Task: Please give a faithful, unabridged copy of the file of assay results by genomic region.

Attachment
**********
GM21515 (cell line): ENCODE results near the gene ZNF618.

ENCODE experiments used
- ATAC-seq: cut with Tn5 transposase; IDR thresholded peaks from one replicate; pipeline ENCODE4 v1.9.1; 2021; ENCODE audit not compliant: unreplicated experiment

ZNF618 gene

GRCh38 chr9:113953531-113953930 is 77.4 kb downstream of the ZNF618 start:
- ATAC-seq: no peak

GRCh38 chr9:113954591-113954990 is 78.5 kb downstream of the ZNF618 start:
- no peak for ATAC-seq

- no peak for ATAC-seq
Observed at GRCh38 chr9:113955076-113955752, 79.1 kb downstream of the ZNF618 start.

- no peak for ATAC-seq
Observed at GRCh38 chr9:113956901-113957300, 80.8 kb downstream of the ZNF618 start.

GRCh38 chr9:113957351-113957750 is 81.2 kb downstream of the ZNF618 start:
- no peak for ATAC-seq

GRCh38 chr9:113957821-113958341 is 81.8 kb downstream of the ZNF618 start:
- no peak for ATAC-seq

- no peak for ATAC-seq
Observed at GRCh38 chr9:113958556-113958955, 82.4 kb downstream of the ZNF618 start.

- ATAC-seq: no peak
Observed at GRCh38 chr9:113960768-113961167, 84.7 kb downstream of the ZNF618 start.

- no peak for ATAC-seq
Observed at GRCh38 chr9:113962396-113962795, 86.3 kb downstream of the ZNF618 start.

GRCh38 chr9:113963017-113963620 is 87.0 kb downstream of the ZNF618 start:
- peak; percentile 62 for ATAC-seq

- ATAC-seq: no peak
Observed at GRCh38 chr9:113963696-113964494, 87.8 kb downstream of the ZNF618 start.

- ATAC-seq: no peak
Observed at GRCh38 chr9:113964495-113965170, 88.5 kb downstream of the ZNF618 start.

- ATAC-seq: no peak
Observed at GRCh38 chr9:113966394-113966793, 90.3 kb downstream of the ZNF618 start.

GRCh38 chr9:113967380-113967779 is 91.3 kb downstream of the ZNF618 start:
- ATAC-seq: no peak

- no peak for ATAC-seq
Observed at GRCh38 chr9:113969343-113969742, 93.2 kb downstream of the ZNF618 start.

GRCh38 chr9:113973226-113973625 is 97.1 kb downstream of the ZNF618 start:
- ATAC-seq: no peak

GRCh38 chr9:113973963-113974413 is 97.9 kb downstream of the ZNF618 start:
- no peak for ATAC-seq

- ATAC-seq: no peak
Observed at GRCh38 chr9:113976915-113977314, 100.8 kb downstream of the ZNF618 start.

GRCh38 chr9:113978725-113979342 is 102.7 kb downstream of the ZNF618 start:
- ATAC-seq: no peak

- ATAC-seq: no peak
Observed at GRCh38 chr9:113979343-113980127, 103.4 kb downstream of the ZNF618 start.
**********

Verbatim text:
GM21515 (cell line): ENCODE results near the gene ZNF618.

ENCODE experiments used
- ATAC-seq: cut with Tn5 transposase; IDR thresholded peaks from one replicate; pipeline ENCODE4 v1.9.1; 2021; ENCODE audit not compliant: unreplicated experiment

ZNF618 gene

GRCh38 chr9:113953531-113953930 is 77.4 kb downstream of the ZNF618 start:
- ATAC-seq: no peak

GRCh38 chr9:113954591-113954990 is 78.5 kb downstream of the ZNF618 start:
- no peak for ATAC-seq

- no peak for ATAC-seq
Observed at GRCh38 chr9:113955076-113955752, 79.1 kb downstream of the ZNF618 start.

- no peak for ATAC-seq
Observed at GRCh38 chr9:113956901-113957300, 80.8 kb downstream of the ZNF618 start.

GRCh38 chr9:113957351-113957750 is 81.2 kb downstream of the ZNF618 start:
- no peak for ATAC-seq

GRCh38 chr9:113957821-113958341 is 81.8 kb downstream of the ZNF618 start:
- no peak for ATAC-seq

- no peak for ATAC-seq
Observed at GRCh38 chr9:113958556-113958955, 82.4 kb downstream of the ZNF618 start.

- ATAC-seq: no peak
Observed at GRCh38 chr9:113960768-113961167, 84.7 kb downstream of the ZNF618 start.

- no peak for ATAC-seq
Observed at GRCh38 chr9:113962396-113962795, 86.3 kb downstream of the ZNF618 start.

GRCh38 chr9:113963017-113963620 is 87.0 kb downstream of the ZNF618 start:
- peak; percentile 62 for ATAC-seq

- ATAC-seq: no peak
Observed at GRCh38 chr9:113963696-113964494, 87.8 kb downstream of the ZNF618 start.

- ATAC-seq: no peak
Observed at GRCh38 chr9:113964495-113965170, 88.5 kb downstream of the ZNF618 start.

- ATAC-seq: no peak
Observed at GRCh38 chr9:113966394-113966793, 90.3 kb downstream of the ZNF618 start.

GRCh38 chr9:113967380-113967779 is 91.3 kb downstream of the ZNF618 start:
- ATAC-seq: no peak

- no peak for ATAC-seq
Observed at GRCh38 chr9:113969343-113969742, 93.2 kb downstream of the ZNF618 start.

GRCh38 chr9:113973226-113973625 is 97.1 kb downstream of the ZNF618 start:
- ATAC-seq: no peak

GRCh38 chr9:113973963-113974413 is 97.9 kb downstream of the ZNF618 start:
- no peak for ATAC-seq

- ATAC-seq: no peak
Observed at GRCh38 chr9:113976915-113977314, 100.8 kb downstream of the ZNF618 start.

GRCh38 chr9:113978725-113979342 is 102.7 kb downstream of the ZNF618 start:
- ATAC-seq: no peak

- ATAC-seq: no peak
Observed at GRCh38 chr9:113979343-113980127, 103.4 kb downstream of the ZNF618 start.